This is the fourth installment of Mourvèdre Monday, VINEgeek’s yearlong deep-dive into the Mourvèdre/Monastrell/Mataro grape. Check out the other posts in the series here.
After I announced that 2010 would be The Year of Mourvedre here at VINEgeek Enterprises, I got lots of great recommendations from my fellow winos. This bottle was suggested by @Sonadora of Wannabe Wino blog.
Producer: Juan Gil
Grapes: 100% Monastrell (the Spanish name for Mourvèdre)
Appellation: Jumilla (say who-ME-ya)
Vineyards: From estate vineyards of 40+ years of age. Soil: “shallow, chalky soils on a bed of limestone and rock”
Winemaking: 12 months in French oak barrels (not sure what % new)
Price: I paid $12 at Spec’s in Austin.
My tasting notes: Very deep color. On the nose I get dusty red and black fruit accented by a rich, chocolate/mocha note, mint and a spicebox character. There’s also a touch of greenness, as if you could smell the grape stems. In the mouth, it delivers ripe plummy/blackberry fruit, a brighter blueberry note and a touch of earth with chewy, grippy tannins in a full-bodied package. Enough acid on the finish and good, spicy length, though the alcohol can be felt in a sort of cool-mint kind of way. It really opens up with time in the glass and on the second day.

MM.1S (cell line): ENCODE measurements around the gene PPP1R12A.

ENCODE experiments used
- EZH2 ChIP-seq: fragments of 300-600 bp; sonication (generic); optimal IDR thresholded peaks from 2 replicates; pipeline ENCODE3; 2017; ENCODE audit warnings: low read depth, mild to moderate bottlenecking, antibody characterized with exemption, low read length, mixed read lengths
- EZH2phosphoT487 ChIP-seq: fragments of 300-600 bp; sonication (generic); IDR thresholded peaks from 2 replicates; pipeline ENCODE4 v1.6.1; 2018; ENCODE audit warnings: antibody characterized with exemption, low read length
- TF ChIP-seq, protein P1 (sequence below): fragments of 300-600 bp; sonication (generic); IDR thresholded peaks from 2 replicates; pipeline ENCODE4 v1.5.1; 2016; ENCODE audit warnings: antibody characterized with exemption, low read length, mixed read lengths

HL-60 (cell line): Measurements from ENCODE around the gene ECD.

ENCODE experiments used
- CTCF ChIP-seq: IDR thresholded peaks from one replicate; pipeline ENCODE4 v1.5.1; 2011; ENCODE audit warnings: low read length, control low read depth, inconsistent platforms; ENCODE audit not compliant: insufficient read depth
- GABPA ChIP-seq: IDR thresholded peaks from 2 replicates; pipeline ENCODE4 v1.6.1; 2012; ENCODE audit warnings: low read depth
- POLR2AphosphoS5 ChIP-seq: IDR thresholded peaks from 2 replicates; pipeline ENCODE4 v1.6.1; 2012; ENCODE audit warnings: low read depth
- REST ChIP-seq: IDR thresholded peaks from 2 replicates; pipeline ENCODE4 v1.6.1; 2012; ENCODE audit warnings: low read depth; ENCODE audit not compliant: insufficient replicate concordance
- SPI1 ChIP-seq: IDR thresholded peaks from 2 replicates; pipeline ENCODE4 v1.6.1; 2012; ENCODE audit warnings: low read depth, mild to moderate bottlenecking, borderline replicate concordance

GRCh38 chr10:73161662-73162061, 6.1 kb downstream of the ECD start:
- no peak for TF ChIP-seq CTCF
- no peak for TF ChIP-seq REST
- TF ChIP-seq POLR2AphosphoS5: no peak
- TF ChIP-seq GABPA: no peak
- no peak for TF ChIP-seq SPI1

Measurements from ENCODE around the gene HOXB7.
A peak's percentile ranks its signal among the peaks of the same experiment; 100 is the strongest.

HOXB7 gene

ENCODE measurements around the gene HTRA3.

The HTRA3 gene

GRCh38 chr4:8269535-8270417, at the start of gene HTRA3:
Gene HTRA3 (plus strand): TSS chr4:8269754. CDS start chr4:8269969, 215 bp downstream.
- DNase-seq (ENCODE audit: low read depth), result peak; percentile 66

Overall impression: A rich, heady mouthful of flavor that avoids crossing the line into fruit bomb territory, yet delivers “oomph” for a reasonable price. B/B+
Free association: Something about this wine makes me think of Mr. T as B. A. Baracus. According to Wikipedia, in Spain he was known as Mario Baracus. Awesome.
This wine was scored 90 points by Josh Raynolds, for Stephen Tanzer’s International Wine Cellar.
Check out the chalky soil and gnarly vines (note: I don’t know for sure if this photo is of the vineyards used for this bottling or other Juan Gil bottles):